Many radical feminists came to the game late, already laden with the trappings of a life within the patriarchy. Namely, men and children, but also things like mortgages and low-paid careers in ‘traditionally female’ occupations. Some took their new-found feminist perspective and removed toxic men from their lives. But some of us are invested in situations that we hope we can salvage and integrate into our feminist lives. Some of us, for better or worse, actually love our men. Some of us have been lucky enough to find fairly decent ones who treat us like actual people, rather than free labour and sex objects.

We live in a world where sex is for men. You don’t have to look far to see evidence of that. The fact that most porn is directed at men is the most telling. That most prostituted people are for the consumption of men. That so many products are produced with the intent of making women more attractive for men. Women are sexualised everywhere you turn. And at the same time, girls learn early on that a woman’s purpose is to please and serve men. We are told how to look, how to smell, how to act.

We fall into a ridiculous conundrum where we are meant to put an enormous amount of effort into being as visually pleasing to men as possible, as well as being perpetually sexually available, yet we are expected at the very same time to look natural and not have ‘too much’ sex. It’s almost as though we are meant to constantly be in a state of confusion and doubt, like we are being set up to fail no matter what we do.

So sex, for women, is something we should always be willing to have, but never want.

And sex for men is something they should always want. And if they can’t get as much as they want, they need to try harder. And if they don’t want it all the time, there must be something wrong with them.

And amongst all this absurdity, some of us set the goal of achieving a healthy sex life.

I can only comment on what I know. I won’t go into what it is like from a male perspective, as that is not my story to tell, but I will go as far as to say that it is also tough for men who feel that they don’t approach sex like a ‘proper man’. That they too suffer from those little voices that tell them that they aren’t good enough because they don’t fit the narrow stereotype of aggressive masculine sexuality that men are sold.

We all know about this thing called consent. But there are two main problems with the concept. The first is that consent assumes that both parties are negotiating on an equal footing, which is very uncommon in a world where men have established a position of power. The other is that consent is basically an expression of ‘yes, you can’. It still focuses on letting someone do something to you.

Sex has become something that one person does to another. If you don’t believe me, consider the language commonly used to describe sexual activity. Men talk about ‘getting girls’, ‘banging chicks’, ‘getting laid’. The goal is to convince a woman to let him do things to her. It is not a two-way street. The woman is not so much a participant, as a tool for facilitating a man’s pleasure. How she feels about it is not important, as long as she doesn’t say no.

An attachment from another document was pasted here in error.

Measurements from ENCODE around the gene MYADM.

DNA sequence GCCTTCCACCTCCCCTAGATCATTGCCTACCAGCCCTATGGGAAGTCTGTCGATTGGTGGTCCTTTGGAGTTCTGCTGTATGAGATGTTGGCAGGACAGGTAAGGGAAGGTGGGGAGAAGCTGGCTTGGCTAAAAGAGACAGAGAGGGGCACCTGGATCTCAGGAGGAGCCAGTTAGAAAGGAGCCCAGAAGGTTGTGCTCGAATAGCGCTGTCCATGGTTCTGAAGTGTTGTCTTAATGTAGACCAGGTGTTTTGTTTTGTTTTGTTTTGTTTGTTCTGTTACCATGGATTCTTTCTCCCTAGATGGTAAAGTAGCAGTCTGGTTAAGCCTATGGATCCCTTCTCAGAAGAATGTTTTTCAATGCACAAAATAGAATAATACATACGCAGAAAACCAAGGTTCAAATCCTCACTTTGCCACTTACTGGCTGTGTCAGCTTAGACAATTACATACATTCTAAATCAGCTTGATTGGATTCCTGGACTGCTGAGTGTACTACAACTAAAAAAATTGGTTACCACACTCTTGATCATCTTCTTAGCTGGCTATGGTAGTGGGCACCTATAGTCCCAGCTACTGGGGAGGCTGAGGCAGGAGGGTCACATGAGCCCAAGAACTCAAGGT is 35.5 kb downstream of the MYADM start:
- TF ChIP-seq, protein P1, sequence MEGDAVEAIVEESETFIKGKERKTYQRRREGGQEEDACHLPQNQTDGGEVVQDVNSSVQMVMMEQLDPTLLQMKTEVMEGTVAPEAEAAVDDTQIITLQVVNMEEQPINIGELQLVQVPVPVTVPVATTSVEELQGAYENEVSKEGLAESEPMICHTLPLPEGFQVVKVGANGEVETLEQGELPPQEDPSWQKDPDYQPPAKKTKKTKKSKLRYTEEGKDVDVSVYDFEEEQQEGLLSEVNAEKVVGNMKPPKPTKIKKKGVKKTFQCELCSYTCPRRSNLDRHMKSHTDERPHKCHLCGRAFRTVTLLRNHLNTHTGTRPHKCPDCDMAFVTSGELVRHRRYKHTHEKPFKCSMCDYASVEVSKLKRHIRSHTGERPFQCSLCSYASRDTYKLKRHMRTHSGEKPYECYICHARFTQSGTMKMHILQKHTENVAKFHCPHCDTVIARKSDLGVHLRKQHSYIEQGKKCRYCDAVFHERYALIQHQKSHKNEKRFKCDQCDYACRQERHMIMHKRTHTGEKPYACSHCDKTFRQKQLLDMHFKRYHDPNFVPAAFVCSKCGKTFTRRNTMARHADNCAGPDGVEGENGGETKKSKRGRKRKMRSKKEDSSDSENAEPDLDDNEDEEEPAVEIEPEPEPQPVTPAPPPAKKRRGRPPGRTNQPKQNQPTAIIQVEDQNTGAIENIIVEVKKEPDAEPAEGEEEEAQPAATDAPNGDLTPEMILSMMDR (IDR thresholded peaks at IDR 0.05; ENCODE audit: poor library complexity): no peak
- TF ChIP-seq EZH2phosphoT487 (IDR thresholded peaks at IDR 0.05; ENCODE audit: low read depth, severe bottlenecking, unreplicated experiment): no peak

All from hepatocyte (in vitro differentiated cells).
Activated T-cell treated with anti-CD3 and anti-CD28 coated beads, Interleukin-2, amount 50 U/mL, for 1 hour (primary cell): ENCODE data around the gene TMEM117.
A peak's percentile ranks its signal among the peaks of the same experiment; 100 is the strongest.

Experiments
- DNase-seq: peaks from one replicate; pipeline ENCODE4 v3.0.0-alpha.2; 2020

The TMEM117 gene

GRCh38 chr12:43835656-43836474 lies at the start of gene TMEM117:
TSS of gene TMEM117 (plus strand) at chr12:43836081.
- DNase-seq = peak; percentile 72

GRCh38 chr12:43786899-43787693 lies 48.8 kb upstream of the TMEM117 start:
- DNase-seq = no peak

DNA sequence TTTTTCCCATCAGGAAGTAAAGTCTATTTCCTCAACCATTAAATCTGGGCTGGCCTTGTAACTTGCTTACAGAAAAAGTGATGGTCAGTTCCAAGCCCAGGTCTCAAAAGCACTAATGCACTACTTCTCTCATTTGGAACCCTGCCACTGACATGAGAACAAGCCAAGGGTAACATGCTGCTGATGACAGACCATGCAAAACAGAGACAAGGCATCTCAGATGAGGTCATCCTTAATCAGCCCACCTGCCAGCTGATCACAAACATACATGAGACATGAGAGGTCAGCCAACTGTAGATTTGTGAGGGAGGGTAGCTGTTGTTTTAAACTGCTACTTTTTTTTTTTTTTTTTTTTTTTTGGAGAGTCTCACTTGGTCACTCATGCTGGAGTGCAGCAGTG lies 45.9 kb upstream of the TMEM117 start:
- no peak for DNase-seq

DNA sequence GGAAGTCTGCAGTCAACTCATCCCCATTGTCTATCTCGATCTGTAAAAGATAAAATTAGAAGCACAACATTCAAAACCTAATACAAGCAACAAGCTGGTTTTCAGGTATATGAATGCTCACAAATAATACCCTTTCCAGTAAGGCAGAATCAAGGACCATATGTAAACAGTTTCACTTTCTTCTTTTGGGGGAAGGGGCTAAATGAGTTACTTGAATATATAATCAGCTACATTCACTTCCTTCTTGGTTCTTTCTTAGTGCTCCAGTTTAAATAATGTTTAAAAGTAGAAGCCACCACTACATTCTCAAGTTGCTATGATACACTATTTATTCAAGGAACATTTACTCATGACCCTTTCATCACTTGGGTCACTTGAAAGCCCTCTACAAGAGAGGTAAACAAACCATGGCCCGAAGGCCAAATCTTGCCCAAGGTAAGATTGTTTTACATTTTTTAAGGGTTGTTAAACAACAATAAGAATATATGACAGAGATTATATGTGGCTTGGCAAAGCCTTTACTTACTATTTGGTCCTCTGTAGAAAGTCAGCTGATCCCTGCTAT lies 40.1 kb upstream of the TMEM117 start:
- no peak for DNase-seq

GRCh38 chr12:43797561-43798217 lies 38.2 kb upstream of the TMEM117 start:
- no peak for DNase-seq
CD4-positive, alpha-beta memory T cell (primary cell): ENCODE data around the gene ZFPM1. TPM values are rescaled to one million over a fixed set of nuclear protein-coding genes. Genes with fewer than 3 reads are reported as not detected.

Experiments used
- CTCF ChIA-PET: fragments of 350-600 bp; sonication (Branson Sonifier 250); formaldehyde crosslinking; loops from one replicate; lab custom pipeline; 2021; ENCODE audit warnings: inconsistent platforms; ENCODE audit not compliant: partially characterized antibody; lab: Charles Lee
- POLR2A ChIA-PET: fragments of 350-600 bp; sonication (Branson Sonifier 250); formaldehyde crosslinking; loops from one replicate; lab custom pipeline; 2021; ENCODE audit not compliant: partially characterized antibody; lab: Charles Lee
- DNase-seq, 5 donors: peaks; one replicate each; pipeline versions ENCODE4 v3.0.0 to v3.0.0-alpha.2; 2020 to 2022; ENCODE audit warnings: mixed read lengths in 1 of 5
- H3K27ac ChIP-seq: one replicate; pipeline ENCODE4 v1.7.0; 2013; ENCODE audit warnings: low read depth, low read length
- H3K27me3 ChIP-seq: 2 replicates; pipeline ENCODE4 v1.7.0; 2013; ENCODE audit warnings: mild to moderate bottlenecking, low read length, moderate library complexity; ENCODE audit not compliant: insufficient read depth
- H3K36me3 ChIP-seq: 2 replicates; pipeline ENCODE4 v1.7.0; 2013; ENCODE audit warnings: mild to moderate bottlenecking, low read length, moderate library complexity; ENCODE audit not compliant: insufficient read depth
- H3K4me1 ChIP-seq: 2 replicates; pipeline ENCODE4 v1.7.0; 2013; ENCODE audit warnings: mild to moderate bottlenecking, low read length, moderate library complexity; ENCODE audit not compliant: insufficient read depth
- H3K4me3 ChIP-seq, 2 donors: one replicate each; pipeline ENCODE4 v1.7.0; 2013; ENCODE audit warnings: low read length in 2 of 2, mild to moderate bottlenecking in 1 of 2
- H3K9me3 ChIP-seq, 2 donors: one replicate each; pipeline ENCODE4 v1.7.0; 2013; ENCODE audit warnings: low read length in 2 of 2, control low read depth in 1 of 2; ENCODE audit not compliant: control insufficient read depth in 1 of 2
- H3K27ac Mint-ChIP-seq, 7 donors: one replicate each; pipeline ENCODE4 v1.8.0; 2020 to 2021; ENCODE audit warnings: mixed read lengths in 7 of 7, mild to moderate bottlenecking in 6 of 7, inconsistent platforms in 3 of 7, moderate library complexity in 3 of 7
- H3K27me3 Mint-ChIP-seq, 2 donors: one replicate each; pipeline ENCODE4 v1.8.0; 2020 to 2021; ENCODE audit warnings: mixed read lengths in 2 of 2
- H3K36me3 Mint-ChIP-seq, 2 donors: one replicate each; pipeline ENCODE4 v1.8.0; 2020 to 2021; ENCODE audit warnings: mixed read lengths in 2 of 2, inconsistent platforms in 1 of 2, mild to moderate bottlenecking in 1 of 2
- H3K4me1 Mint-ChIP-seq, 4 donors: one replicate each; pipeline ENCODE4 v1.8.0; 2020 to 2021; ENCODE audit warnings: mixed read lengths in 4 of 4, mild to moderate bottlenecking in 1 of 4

Consent should not be asking for permission, but an invitation to participate. Not ‘can I?’ or ‘will you?’, but ‘would you like to?’ or ‘why don’t we?’.

A genuinely equal sexual encounter is one where the emphasis is on experiencing pleasure with someone, not doing something to them or having them do something to you. There should be care and consideration between participants, whether you are long-term lovers or relative strangers. You should be there for the benefit of both of you, not just for yourself.

Those who think the key to a healthy sex life is ‘variety’, performing more and more extreme sex acts, are probably going to find that these things won’t keep them interested for long. They will always be chasing the next thrill.

I think that there is sufficient challenge in achieving mutual respect, focusing on mutual pleasure and enjoying another person not just for what they do to you or what they let you do to them, but for just being there. I think that learning to let go of your insecurities and quiet that nuisance voice takes more practise and presence than mastering the perfect hand job. That being conscious of your partner and being present and experiencing the sensations rather than going through the motions is part of the key to achieving  a more satisfying sex life.

We know that when the body craves food and you feed it junk, it is never satisfied. What a hungry body is asking for is nutrients, not calories. Until you feed it those nutrients, all the calories in the world won’t satisfy it. But it takes practise, and a lot of eating good food, to understand what your body is asking for. I think sex is kind of the same. When a person craves intimacy, pleasure and respect and but binges on porn or mindless, self-centred sex, that hole will never be filled. They might think that more of the same will satisfy them, but it just takes them further and further out of touch with themselves and with others.

It is not easy. Especially when you have to untrain all those years of shame and resignation and let go of how you think you should feel. First you have to realise that loving sex is the opposite of what mainstream media tells us sex should be. There is no domination, no conquest, no violence, no degradation. There is respect and kindness and consideration. There is ease and enjoyment. But with time you can separate yourself from the pornsick hivemind. And how everyone else is doing it won’t be of the slightest interest to you.